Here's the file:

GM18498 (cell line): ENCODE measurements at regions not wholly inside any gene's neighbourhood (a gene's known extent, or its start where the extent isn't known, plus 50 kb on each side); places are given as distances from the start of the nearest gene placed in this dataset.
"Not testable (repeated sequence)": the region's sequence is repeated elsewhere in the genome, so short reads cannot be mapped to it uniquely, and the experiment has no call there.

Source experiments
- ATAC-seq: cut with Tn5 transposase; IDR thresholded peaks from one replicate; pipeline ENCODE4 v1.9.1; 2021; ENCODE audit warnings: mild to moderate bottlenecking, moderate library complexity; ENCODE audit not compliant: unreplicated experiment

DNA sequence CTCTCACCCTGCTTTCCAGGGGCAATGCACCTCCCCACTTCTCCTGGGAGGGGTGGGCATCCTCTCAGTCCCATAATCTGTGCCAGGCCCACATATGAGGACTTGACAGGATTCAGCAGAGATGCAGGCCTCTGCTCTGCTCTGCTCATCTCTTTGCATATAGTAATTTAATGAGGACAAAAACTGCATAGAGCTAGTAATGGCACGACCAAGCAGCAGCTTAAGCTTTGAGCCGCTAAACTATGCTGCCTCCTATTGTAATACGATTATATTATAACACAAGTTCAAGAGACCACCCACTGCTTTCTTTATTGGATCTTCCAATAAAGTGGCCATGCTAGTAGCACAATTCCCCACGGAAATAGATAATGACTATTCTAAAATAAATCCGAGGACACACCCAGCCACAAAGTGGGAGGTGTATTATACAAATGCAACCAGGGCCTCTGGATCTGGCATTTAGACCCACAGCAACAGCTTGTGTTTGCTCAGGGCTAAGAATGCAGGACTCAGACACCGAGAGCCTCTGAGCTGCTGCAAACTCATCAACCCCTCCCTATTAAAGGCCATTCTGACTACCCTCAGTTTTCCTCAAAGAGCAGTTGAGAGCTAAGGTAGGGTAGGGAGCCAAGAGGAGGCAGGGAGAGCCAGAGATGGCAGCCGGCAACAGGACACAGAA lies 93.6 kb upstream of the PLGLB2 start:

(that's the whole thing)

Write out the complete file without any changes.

GM18498 (cell line): ENCODE measurements at regions not wholly inside any gene's neighbourhood (a gene's known extent, or its start where the extent isn't known, plus 50 kb on each side); places are given as distances from the start of the nearest gene placed in this dataset.
"Not testable (repeated sequence)": the region's sequence is repeated elsewhere in the genome, so short reads cannot be mapped to it uniquely, and the experiment has no call there.

Source experiments
- ATAC-seq: cut with Tn5 transposase; IDR thresholded peaks from one replicate; pipeline ENCODE4 v1.9.1; 2021; ENCODE audit warnings: mild to moderate bottlenecking, moderate library complexity; ENCODE audit not compliant: unreplicated experiment

DNA sequence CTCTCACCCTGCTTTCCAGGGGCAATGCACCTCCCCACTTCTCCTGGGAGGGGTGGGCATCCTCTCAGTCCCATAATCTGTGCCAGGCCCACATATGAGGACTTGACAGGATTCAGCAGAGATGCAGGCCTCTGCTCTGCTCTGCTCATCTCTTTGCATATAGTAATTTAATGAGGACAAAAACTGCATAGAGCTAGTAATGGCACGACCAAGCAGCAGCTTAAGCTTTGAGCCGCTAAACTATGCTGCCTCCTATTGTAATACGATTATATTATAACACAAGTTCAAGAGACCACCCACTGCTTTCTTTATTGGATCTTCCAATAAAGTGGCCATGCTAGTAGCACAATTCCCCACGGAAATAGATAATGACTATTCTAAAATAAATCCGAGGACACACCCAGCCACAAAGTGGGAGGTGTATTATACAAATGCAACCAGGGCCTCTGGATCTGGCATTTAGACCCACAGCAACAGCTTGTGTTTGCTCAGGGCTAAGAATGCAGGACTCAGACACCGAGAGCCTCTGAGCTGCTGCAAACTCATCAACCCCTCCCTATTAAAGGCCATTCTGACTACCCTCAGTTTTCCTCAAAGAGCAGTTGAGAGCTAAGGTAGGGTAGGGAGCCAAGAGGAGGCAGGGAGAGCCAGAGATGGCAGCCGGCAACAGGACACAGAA lies 93.6 kb upstream of the PLGLB2 start: